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Commitment to EDI

Commitment to EDI

The Department of Earth and Environmental Sciences (EES) is committed to taking meaningful action against racism. We actively condemn racism and commit to continued anti-racism work. As a department we recognize that the Earth and Environmental Sciences are the least diverse field in Science, Technology, Engineering, and Mathematics (STEM). We also recognize a history of racism at Tulane University that stretches back to the founding of our university. 

EES, like other scientific disciplines, is and has been dominated by white faces and voices. Earth and Environmental Scientists can and must do more to fight structural and societal injustices. As a department, we strongly believe that we are at our best when we have shared goals and approach those goals by valuing a diverse chorus of voices, each with a unique way of approaching and solving problems. To achieve this, we all must stand up and speak out when we see racial injustice and how it impacts our colleagues. Black, Indigenous, People of Color (BIPOC) Earth and Environmental scientists are subjected to racial bias while working at field sites, at meetings, in labs and classrooms, and in life: Students in our discipline and our colleagues have, for example, been stopped and questioned about their right to be on public lands while doing research or in other public spaces based on their skin color alone. This must stop. 

In light of the current state of diversity in our field, and given the history of our institute, we seek to broaden participation in the Earth and Environmental Sciences and actively build a departmental culture based on values of Equity, Diversity, Inclusivity (EDI), and anti-racism.  Our aim is to build a department that shares the tremendous diversity of cultures and community that exists in the city we reside in: New Orleans. In doing so, we also acknowledge that the land upon which New Orleans sits was once called Bulbancha; Choctaw for “a place of foreign languages” and was commonly used by many nations such as the Acolapissa, Bayagoula, Chitimancha, Choctaw, Houma, and Tunica. We take a broad view of diversity that includes race, color, sex, religion, national origin, age, disability, genetic information, sexual orientation, gender identity, gender expression, pregnancy, marital status, military status, and veteran status.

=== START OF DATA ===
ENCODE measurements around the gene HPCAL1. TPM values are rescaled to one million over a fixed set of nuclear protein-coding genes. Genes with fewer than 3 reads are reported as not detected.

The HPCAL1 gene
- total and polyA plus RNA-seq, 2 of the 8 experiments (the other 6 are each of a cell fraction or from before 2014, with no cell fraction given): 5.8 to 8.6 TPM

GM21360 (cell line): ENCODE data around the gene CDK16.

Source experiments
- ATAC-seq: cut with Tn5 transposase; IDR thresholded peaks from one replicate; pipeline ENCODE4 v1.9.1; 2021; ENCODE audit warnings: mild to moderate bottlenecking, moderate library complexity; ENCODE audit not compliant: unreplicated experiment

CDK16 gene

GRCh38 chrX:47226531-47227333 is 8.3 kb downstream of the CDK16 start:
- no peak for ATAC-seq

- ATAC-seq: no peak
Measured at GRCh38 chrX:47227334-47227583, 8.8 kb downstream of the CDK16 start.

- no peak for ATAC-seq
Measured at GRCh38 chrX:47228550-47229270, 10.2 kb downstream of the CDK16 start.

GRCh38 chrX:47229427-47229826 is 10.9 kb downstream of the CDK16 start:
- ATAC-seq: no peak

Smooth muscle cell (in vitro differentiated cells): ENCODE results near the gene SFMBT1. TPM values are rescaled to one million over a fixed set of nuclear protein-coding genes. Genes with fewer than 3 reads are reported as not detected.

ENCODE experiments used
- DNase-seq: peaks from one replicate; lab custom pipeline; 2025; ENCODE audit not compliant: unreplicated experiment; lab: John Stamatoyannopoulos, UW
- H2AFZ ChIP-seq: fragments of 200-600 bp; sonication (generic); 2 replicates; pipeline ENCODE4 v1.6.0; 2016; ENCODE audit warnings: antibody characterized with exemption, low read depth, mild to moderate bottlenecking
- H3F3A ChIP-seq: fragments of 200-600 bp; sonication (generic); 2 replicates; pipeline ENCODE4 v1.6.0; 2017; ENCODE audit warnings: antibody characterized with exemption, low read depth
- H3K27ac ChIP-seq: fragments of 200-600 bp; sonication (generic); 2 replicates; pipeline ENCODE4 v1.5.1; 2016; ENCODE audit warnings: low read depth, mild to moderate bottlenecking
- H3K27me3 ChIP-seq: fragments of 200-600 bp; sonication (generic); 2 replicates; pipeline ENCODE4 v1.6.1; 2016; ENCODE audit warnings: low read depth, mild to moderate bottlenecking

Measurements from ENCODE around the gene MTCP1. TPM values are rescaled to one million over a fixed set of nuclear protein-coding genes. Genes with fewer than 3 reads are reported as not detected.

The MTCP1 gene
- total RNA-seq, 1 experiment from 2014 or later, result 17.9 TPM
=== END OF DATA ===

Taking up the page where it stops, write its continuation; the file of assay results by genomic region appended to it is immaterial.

In order to build this culture, we commit to educating ourselves on EDI issues and to use this education when recruiting (including faculty, staff, and students), developing strategic plans, teaching, conducting research, and constructing and implementing departmental policies. 

A few areas where the department is actively engaged in EDI work include:

  • Implementing a new holistic evaluation of applicants to our graduate program. Importantly, this evaluation no longer includes the use of the GREs
  • Partnering with the Inclusive Graduate Network (IGEN) and AGU Bridge Program to share and develop resources to recruit and retain under-represented minority graduate students
  • Encourage student run organizations, like the GeoLatinas, that seek to support our URM students
  • Run faculty searches that include methods to evaluate applicants’ commitment to fostering EDI environments 
  • The dedication of funds to support URM student travel to scientific conferences. 
  • Running a departmental seminar series that includes a diverse set of speakers, including seminars that specifically center on diversity in the Earth and Environmental Sciences
  • Encouraging sharing and asking of personal pronouns
  • The founding of an EDI committee whose charge is to maintain a long-standing commitment to identify and implement policies towards improving departmental EDI culture